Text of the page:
/ Food & Drink

Your view: has horsemeat changed your habits?

A cow and horse in a field

The horsemeat scandal shook shoppers’ trust in the food industry, and we asked if you have changed your shopping habits since the story first broke. Are ready meals too much of a gamble?

We found that trust in the food industry has dropped by almost a quarter since before the horsemeat scandal. With six in 10 people claiming to have changed their shopping habits, we asked you if the scandal changed what you buy and where you buy it from.

Carole Noble has looked to the past for shopping inspiration:

‘I have definitely had my shopping habits changed since the scandal. I decided that I should shop as my mum did for us (butchers, bakers and greengrocer), that way I was very sure about what I was buying and the standards. I still shop in the supermarket for tinned goods, etc., but I’ve gone back to basics for meat, fish, veg and bread. I must admit I like it better and I feel more reassured that I’m buying what it says on the label.’

On Twitter, Tony Martin (@TonyOldbikerboy) is steering clear of ready meals:

Phil was never a ready meal fan:

‘I don’t eat much red meat and never buy ready meals. As Which? has exposed time and again, they contain high levels of salt and low levels of any quality ingredients. They’re also expensive for what they are. So in a word: no, the horsemeat scandal hasn’t affected my shopping habits.’

Mary Creagh (@Marycreagh_mp) and Mary Griffiths Clarke (@Marygwengriff) reacted strongly to the scandal:

Marcella Hickson saves money by shopping locally, in our Comment of the Week:

‘I haven’t changed my food buying since the recent horsemeat scandal as I have always bought my meat from the butcher, fish from the fishmonger and fruit and veg from the green grocer – I buy local and always know the source of my food. I never buy ready meals due to the high volume of sodium and potassium in them. My food bill is way lower than my friends. If you choose to buy cheap ready meals then are you really surprised that the content is not high quality?’

Marilyn Mountford (@MarilynMountfor) has a simple tip for meat-eaters:

Have you stopped eating meat altogether, swapped your supermarket for a butcher or carried on as normal?


I am confused. Specifically, I am not sure about the purpose of the weekly roundups on Which? Conversation. In this one, Katie has put together an interesting selection of points of view about horse meat, but if we start posting comments here we could have two Conversations without any significant difference in theme – which would be rather confusing.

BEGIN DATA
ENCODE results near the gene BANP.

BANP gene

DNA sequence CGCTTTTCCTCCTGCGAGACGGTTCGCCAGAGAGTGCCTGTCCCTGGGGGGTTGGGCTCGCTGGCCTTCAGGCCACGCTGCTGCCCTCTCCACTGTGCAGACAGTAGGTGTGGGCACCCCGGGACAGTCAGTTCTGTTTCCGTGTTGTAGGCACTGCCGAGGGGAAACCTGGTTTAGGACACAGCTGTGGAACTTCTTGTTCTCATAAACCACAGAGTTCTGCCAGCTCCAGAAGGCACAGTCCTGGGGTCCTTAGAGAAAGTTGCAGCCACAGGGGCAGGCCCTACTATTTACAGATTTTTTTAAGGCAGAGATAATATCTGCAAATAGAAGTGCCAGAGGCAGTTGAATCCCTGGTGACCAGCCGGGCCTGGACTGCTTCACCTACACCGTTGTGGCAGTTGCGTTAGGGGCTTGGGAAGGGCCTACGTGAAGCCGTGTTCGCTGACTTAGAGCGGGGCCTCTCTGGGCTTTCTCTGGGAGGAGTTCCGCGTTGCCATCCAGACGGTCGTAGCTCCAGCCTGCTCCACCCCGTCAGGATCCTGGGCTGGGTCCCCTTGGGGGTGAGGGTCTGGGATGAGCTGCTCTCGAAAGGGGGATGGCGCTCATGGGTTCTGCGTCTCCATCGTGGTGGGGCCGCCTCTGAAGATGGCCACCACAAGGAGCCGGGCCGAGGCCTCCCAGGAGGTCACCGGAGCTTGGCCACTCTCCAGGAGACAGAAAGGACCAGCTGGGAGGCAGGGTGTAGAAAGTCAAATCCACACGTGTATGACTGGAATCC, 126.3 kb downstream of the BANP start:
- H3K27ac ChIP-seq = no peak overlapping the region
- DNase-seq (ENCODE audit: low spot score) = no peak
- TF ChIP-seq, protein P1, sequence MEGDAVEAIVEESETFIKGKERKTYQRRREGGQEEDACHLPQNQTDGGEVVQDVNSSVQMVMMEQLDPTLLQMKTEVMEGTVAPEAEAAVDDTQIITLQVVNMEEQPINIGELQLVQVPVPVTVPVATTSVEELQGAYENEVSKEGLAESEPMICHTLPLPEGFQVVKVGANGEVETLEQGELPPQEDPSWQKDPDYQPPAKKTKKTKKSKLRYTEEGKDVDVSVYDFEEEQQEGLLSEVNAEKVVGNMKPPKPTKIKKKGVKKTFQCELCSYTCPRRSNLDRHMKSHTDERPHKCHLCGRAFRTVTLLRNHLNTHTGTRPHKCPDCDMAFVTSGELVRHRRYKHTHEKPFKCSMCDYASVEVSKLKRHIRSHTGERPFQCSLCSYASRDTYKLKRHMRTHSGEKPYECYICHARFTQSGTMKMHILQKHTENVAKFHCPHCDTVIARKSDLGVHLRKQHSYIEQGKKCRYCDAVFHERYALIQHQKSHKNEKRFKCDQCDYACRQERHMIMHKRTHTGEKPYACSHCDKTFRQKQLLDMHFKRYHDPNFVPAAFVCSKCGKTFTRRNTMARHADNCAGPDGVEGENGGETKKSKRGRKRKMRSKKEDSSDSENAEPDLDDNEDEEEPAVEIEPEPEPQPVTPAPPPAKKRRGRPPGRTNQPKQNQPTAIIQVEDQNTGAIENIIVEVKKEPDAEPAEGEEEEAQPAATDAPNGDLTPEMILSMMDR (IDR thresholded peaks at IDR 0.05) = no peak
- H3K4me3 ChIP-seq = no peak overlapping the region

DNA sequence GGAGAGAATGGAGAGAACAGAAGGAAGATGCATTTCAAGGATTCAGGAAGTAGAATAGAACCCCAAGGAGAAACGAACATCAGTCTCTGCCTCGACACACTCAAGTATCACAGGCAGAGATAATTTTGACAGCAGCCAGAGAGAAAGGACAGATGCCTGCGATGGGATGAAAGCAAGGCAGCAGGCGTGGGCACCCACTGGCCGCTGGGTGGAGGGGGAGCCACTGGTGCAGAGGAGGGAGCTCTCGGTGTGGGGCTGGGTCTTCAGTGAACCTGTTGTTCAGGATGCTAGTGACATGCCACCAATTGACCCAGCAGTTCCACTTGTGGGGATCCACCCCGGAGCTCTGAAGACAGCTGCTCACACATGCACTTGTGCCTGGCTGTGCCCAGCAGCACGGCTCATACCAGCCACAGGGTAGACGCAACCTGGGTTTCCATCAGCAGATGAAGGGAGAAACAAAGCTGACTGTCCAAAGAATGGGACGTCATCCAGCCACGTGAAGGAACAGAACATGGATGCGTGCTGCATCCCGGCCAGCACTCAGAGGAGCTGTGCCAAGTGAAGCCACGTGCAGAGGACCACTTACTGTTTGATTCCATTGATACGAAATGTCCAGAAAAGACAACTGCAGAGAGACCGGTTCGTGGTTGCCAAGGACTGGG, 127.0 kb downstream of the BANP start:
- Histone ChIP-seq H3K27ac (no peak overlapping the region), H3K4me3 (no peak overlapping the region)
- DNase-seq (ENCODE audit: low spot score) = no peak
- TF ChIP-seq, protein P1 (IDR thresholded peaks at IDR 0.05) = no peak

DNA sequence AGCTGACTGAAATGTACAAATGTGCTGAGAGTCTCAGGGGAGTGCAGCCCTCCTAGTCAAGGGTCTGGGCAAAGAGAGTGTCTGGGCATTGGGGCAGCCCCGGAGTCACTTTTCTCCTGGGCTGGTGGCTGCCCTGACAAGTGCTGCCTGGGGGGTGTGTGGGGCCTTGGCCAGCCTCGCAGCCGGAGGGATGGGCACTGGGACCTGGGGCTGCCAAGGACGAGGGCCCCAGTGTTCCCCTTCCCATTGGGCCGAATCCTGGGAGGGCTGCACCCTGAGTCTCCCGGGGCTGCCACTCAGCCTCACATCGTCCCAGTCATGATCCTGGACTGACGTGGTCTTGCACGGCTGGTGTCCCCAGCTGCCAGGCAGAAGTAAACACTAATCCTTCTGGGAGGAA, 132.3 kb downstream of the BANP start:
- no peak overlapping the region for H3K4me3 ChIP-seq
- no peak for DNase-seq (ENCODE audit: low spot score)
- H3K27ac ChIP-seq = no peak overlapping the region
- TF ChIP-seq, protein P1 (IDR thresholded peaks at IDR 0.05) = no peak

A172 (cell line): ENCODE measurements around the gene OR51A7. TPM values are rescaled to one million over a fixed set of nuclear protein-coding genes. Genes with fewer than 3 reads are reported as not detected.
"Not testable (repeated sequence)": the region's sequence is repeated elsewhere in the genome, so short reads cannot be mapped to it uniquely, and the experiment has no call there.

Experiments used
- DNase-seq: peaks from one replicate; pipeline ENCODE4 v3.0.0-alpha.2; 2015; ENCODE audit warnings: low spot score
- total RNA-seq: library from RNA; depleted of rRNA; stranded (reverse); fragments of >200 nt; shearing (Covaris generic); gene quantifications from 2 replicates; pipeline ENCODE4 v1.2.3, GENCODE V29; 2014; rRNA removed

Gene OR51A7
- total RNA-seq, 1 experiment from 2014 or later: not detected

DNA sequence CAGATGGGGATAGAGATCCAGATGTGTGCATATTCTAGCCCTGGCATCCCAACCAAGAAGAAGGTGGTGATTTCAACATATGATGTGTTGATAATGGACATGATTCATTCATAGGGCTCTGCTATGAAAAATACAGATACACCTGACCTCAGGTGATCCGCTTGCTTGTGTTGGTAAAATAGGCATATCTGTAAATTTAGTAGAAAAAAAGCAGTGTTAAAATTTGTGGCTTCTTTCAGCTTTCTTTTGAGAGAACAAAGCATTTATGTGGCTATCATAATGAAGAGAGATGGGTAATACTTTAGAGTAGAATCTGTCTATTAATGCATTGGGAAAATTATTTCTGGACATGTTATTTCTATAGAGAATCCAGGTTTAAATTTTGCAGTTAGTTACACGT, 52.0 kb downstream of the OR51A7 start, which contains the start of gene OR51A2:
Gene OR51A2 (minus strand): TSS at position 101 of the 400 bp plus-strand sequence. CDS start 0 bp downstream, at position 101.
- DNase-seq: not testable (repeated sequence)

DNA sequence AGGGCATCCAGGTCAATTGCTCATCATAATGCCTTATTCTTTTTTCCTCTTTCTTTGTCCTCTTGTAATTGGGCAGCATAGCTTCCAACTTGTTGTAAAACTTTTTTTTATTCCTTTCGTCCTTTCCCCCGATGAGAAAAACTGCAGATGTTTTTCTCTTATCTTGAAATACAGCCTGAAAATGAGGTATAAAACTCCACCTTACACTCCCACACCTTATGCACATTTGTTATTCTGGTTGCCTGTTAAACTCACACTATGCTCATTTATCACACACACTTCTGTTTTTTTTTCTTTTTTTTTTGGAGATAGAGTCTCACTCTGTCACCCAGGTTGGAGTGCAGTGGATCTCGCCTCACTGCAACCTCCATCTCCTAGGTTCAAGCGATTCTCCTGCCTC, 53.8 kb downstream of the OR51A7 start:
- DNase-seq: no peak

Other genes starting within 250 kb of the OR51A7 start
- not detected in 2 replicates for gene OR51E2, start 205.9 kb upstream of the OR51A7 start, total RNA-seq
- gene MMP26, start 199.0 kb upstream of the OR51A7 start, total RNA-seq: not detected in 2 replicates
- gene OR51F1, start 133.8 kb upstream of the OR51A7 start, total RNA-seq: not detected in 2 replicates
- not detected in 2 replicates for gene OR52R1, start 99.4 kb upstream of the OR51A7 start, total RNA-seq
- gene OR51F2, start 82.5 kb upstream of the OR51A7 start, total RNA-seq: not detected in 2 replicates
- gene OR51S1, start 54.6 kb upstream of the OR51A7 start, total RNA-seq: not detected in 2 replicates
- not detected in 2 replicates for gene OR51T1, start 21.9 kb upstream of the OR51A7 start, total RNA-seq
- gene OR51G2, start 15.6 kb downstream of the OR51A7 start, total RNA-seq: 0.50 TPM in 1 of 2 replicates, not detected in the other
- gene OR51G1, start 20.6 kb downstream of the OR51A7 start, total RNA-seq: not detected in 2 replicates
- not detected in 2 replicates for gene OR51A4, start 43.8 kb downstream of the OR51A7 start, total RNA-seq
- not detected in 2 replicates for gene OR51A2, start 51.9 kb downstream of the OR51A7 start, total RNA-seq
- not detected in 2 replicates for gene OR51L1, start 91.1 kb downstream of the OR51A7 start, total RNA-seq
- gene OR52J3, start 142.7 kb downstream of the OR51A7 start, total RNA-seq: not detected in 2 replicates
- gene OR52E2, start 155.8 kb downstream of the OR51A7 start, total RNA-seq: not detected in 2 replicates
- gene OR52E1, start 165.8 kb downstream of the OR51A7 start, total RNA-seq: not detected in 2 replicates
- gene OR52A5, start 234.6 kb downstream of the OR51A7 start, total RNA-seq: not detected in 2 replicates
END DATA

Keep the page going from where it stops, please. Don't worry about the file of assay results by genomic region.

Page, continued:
What this ‘Your view’ Conversation does illustrate well is the opportunity to engage in discussion via Twitter, though the 140 character limit does detract from the possibility of making very useful comments. This week’s revamp of the website has allowed Katie to link directly to the comments made by Phil and Marcella, which is great.

It would be useful to have advice on whether or not it would be useful to comment on ‘Your view’ introductions or continue with the earlier Conversation. Maybe we could broaden the discussion a little more without being asked to get back on-topic.

To say something relevant, problems like the horse meat scandal could help most of us pay more attention to what we are eating, which is long overdue.

Sorry for the delay.

As you may have noticed from our previous comment round-ups, they didn’t really gain any comments. That’s because they don’t have a single theme to get people to read them. As much as we want to make a big deal about all the wonderful comments made on Convo each week, putting so many topics in one post was just leaving them unread.

So, with Your View, we’re experimenting by placing them around one theme or post. This one is very close to the original debate, but I don’t think that’s necessarily a bad thing. It’s a chance for us to pull out some of the comments, and start another debate based on what’s said within those comments.

I wouldn’t particularly mind you going a little more off-topic on our Your Views if it made sense – the only thing is that I can’t really see people coming to do that, as it didn’t happen when we did have more general round-ups!

Glad you’re enjoying the new site functionality 🙂 Long time coming, aye?

Thanks very much, Patrick. It certainly is interesting to read the selection of comments in Your View. This seems to be a logical development of the presentation of opposing points of view as used in introductions to some new Conversations on a similar theme to earlier ones.

The direct links from recent comments on the homepage to the the full contribution is a tremendous step forward. I do miss the old rollover captions on the images – they are now the same as the Convo titles. They used to be informative and sometimes amusing. I still haven’t worked out the significance of the cartoon accompanying the one entitled ‘We put banks to the test on cash Isa advice…’

We’re giving banks the red card…

Anyway, that’s a bug. Our alt tags are there for usability reasons if people can’t see the pictures. I shall make sure they are reinstated. Thanks for spotting, it slipped through.